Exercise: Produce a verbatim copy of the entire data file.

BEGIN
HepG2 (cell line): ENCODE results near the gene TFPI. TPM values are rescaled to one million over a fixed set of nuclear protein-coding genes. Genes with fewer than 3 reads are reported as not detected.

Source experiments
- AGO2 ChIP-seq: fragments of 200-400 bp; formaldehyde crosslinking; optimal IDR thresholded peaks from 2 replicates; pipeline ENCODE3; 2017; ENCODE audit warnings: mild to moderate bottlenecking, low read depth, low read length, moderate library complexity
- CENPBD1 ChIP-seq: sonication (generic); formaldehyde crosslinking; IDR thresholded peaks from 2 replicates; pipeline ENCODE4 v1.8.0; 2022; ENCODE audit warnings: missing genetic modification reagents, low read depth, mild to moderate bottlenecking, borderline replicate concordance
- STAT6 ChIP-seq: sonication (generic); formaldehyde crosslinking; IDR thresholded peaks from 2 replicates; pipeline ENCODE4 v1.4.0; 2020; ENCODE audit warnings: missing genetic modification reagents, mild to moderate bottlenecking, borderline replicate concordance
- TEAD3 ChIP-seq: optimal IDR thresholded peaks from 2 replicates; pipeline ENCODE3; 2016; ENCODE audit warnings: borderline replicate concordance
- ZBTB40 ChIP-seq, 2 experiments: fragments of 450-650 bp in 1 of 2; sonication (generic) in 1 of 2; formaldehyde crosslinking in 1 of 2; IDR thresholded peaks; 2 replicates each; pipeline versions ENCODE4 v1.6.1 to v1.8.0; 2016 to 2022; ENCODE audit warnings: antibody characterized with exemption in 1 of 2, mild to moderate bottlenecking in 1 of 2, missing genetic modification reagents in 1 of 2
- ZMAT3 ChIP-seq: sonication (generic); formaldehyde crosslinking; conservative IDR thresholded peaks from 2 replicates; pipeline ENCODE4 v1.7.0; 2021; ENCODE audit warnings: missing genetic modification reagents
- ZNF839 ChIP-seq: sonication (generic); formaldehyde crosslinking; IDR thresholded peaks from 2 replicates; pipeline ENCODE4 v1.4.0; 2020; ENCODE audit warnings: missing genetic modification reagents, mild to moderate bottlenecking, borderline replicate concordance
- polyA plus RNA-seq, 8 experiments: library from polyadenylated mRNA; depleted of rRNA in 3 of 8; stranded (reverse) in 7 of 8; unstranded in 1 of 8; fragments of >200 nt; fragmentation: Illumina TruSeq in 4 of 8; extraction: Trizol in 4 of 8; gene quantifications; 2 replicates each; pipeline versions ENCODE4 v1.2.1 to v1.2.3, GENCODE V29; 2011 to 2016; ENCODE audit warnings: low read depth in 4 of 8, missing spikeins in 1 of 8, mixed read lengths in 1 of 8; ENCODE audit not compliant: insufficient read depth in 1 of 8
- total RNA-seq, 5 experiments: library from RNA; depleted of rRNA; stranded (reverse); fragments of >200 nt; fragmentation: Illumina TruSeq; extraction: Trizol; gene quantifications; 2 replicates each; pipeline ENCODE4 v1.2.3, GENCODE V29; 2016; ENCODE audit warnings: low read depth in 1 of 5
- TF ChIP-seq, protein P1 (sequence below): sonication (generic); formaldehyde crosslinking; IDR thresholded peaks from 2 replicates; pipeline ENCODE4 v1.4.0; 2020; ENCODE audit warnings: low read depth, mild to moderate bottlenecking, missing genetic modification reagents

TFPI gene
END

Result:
HepG2 (cell line): ENCODE results near the gene TFPI. TPM values are rescaled to one million over a fixed set of nuclear protein-coding genes. Genes with fewer than 3 reads are reported as not detected.

Source experiments
- AGO2 ChIP-seq: fragments of 200-400 bp; formaldehyde crosslinking; optimal IDR thresholded peaks from 2 replicates; pipeline ENCODE3; 2017; ENCODE audit warnings: mild to moderate bottlenecking, low read depth, low read length, moderate library complexity
- CENPBD1 ChIP-seq: sonication (generic); formaldehyde crosslinking; IDR thresholded peaks from 2 replicates; pipeline ENCODE4 v1.8.0; 2022; ENCODE audit warnings: missing genetic modification reagents, low read depth, mild to moderate bottlenecking, borderline replicate concordance
- STAT6 ChIP-seq: sonication (generic); formaldehyde crosslinking; IDR thresholded peaks from 2 replicates; pipeline ENCODE4 v1.4.0; 2020; ENCODE audit warnings: missing genetic modification reagents, mild to moderate bottlenecking, borderline replicate concordance
- TEAD3 ChIP-seq: optimal IDR thresholded peaks from 2 replicates; pipeline ENCODE3; 2016; ENCODE audit warnings: borderline replicate concordance
- ZBTB40 ChIP-seq, 2 experiments: fragments of 450-650 bp in 1 of 2; sonication (generic) in 1 of 2; formaldehyde crosslinking in 1 of 2; IDR thresholded peaks; 2 replicates each; pipeline versions ENCODE4 v1.6.1 to v1.8.0; 2016 to 2022; ENCODE audit warnings: antibody characterized with exemption in 1 of 2, mild to moderate bottlenecking in 1 of 2, missing genetic modification reagents in 1 of 2
- ZMAT3 ChIP-seq: sonication (generic); formaldehyde crosslinking; conservative IDR thresholded peaks from 2 replicates; pipeline ENCODE4 v1.7.0; 2021; ENCODE audit warnings: missing genetic modification reagents
- ZNF839 ChIP-seq: sonication (generic); formaldehyde crosslinking; IDR thresholded peaks from 2 replicates; pipeline ENCODE4 v1.4.0; 2020; ENCODE audit warnings: missing genetic modification reagents, mild to moderate bottlenecking, borderline replicate concordance
- polyA plus RNA-seq, 8 experiments: library from polyadenylated mRNA; depleted of rRNA in 3 of 8; stranded (reverse) in 7 of 8; unstranded in 1 of 8; fragments of >200 nt; fragmentation: Illumina TruSeq in 4 of 8; extraction: Trizol in 4 of 8; gene quantifications; 2 replicates each; pipeline versions ENCODE4 v1.2.1 to v1.2.3, GENCODE V29; 2011 to 2016; ENCODE audit warnings: low read depth in 4 of 8, missing spikeins in 1 of 8, mixed read lengths in 1 of 8; ENCODE audit not compliant: insufficient read depth in 1 of 8
- total RNA-seq, 5 experiments: library from RNA; depleted of rRNA; stranded (reverse); fragments of >200 nt; fragmentation: Illumina TruSeq; extraction: Trizol; gene quantifications; 2 replicates each; pipeline ENCODE4 v1.2.3, GENCODE V29; 2016; ENCODE audit warnings: low read depth in 1 of 5
- TF ChIP-seq, protein P1 (sequence below): sonication (generic); formaldehyde crosslinking; IDR thresholded peaks from 2 replicates; pipeline ENCODE4 v1.4.0; 2020; ENCODE audit warnings: low read depth, mild to moderate bottlenecking, missing genetic modification reagents

TFPI gene